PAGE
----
With an Apology to Rats

As a visual artist I’m limited in my methods, I must communicate a concept or situation via a syllogism to my chosen/wished-for audience. I’ll say: Rats do A and “suits” do A, therefore: suits are rats, rats in suits.

The metaphor’s back-story is thus: Rats live in a world parallel to ours but generally out of sight; they enter ours to steal our food, bite us, and give us disease. Suits do this too. We are aware of them both, not because we see them but that we are hungry, bitten and sick. But an apology to rats is due, they don’t know better, they are amoral not immoral. No rat would sink a ship and drown the crew just to steal the cargo.

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I could go on with google and wikipedia, searching ‘ethics’ then cutting and pasting quotes ad nauseum here. But I won’t. It would be wrong, not very wrong–not much suffering would be added to the world–but it’d still wrong as it would be both a still be theft of intellectual property and a headache for those who would be readers.

Some thinkers say only if I intend to add suffering to the world am I bad, and am bad even before I do anything. Some say I’m bad if what I do is bad no matter what I planned. Some quantify suffering by say a little bad here is worth it, if there is a greater good there. And some others think one should not care about the world at large but only oneself. That if everybody did this the world would have less total suffering. Hard to say which is right, but probably not the last one. Look around, does not general suffering increase when selfishness gets out of hand?

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Marx said that capital is dead labor. That doesn’t seem quite right, seems it’s more like stored labor, like a battery stores energy. Batteries and machines work together to produce more batteries and machines. Likewise capital and labor work together to make more capital for the capitalists and more labor for the laborer.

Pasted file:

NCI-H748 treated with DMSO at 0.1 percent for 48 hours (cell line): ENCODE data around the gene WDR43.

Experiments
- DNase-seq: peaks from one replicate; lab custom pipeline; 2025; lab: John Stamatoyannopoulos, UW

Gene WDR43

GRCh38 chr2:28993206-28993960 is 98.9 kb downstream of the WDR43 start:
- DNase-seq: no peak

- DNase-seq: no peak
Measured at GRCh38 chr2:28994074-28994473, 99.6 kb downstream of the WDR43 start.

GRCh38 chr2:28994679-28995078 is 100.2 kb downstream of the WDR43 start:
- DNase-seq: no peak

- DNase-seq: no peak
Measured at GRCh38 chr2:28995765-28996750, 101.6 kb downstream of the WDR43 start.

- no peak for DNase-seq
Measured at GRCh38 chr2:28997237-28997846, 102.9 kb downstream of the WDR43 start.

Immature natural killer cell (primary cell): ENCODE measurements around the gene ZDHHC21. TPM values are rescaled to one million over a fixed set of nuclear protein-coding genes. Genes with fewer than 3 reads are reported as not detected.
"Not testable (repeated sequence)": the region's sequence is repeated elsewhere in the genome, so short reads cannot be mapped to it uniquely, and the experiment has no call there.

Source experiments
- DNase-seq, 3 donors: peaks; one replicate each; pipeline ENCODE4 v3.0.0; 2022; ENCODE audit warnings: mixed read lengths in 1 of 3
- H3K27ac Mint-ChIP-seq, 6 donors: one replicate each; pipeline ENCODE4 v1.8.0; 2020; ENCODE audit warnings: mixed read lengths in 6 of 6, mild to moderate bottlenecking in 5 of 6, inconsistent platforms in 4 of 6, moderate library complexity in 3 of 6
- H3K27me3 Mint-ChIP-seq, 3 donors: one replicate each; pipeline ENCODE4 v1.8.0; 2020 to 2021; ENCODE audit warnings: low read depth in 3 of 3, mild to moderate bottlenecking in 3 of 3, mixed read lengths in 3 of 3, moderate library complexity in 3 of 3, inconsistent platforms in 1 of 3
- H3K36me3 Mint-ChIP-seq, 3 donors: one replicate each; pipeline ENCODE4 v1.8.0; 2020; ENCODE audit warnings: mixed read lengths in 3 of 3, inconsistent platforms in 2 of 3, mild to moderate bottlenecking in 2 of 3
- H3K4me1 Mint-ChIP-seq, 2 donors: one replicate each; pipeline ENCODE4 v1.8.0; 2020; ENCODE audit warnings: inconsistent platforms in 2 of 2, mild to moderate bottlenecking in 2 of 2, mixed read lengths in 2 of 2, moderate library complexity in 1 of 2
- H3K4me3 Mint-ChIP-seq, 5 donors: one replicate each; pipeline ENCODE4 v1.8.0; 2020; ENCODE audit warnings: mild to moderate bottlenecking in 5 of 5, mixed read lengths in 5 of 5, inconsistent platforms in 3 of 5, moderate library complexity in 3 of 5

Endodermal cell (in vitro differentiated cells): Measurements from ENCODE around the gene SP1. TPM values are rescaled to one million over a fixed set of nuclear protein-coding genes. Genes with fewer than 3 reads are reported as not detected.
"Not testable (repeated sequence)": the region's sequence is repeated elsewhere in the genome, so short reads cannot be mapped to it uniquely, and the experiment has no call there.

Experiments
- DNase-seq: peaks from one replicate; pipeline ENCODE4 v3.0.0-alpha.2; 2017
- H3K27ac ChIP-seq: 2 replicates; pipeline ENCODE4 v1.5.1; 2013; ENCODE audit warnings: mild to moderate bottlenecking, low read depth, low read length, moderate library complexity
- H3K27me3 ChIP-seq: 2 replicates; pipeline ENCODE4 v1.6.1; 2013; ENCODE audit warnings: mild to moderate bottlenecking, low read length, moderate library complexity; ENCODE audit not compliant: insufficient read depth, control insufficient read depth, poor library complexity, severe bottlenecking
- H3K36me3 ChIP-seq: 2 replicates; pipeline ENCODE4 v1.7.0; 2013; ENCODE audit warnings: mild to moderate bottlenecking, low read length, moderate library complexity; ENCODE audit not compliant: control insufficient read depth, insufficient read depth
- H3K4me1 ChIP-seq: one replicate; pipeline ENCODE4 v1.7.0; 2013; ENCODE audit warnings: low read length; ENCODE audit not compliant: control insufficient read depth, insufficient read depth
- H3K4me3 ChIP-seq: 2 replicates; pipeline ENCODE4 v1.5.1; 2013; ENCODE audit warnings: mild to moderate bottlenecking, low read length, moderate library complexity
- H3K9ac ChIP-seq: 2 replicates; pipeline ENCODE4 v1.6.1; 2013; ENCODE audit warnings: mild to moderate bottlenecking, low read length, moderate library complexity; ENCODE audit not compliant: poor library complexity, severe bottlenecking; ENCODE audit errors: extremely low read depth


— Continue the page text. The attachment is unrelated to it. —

Not that there is a hard and fast divide between capital and labor these days. But there is still a divide, now it’s between the producers, capital and labor lumped together, and the takers, back to the rat image, the suits. Our food and houses are gained by labor and stored as capital. Rats can steal our food and live in  our houses for free. Do do, metaphorically, the suits.

In this economy, neither the workers nor the stockholders (labor and capital) are gaining anything but more suffering. Only the suits, via self-granted bonuses, thrive. Another point for the metaphor.

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So why the mechanical women?  As a counterpoint to animals in one kind of suit, the ‘escorts’ are machines in another. neither are human, yet both pretend to be such. They are chimera and cyborg wearing human costumes.

The suits don’t like being humans. Acting like animals, ‘red in tooth and claw’ they can destroy and discard humans without thinking of the consequences beyond their personal, selfish momentary needs. But it’s still messy, when mistreated humans make such a fuss.  Interacting with machines is preferred; machines can be destroyed or discarded, too, but without a whimper. The solution? Treat humans like machines. Metaphor complete.

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